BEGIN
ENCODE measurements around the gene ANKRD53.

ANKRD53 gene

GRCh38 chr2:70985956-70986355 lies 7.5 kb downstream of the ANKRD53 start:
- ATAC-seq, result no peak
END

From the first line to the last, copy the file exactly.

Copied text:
ENCODE measurements around the gene ANKRD53.

ANKRD53 gene

GRCh38 chr2:70985956-70986355 lies 7.5 kb downstream of the ANKRD53 start:
- ATAC-seq, result no peak